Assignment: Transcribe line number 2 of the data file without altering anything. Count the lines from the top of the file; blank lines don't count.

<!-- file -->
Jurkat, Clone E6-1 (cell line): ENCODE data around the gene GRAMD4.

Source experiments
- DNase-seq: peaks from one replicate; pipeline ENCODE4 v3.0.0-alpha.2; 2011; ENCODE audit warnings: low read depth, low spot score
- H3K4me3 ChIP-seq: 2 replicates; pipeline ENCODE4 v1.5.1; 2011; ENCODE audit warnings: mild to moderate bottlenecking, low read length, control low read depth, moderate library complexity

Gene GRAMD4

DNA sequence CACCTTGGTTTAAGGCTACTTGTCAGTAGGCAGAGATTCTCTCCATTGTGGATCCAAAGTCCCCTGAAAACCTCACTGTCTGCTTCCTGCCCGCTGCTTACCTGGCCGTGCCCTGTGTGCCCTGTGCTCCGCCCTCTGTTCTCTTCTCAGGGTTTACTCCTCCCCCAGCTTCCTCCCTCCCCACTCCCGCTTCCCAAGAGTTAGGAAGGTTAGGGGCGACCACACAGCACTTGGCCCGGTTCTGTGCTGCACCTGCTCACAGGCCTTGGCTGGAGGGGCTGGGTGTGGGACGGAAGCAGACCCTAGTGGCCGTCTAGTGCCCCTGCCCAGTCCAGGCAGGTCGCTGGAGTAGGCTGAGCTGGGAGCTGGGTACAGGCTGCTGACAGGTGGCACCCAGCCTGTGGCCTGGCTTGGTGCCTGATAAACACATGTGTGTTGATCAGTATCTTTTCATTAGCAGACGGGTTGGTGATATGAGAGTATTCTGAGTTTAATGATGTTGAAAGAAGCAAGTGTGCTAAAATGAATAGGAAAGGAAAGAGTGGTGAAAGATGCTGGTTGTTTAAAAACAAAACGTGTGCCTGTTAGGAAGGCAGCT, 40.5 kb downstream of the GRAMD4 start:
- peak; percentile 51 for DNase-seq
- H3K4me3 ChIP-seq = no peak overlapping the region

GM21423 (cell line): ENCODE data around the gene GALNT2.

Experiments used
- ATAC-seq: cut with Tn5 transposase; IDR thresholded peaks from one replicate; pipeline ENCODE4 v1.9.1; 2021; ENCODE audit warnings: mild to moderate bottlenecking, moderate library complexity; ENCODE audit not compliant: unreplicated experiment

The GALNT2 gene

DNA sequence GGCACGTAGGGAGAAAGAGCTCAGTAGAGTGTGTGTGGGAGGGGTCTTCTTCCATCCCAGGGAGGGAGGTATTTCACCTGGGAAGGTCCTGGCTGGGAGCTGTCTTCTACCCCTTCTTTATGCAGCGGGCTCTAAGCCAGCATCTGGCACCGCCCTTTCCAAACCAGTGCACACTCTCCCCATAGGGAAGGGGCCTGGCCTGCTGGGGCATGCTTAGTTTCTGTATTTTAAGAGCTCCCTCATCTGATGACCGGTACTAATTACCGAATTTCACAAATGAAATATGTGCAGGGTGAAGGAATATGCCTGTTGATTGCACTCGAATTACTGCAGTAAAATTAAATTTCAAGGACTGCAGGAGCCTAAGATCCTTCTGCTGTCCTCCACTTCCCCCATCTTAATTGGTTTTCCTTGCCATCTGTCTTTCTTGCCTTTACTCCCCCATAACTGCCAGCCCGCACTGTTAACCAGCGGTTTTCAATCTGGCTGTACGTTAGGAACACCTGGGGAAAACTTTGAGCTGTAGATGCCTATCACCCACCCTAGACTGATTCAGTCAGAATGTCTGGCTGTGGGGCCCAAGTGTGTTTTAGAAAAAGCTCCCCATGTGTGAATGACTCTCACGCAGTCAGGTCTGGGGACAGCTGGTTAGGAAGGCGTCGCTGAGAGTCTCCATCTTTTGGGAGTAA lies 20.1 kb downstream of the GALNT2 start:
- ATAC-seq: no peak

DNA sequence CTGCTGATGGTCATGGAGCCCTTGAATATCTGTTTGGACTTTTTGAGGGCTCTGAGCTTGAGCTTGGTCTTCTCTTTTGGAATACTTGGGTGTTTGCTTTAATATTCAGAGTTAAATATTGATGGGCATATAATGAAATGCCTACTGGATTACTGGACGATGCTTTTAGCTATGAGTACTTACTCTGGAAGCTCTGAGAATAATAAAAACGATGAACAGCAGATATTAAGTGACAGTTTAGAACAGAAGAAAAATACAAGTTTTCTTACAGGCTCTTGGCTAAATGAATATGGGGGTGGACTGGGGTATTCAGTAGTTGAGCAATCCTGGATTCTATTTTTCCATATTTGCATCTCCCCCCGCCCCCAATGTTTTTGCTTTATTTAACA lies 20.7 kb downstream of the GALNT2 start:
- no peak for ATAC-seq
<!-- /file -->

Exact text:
Source experiments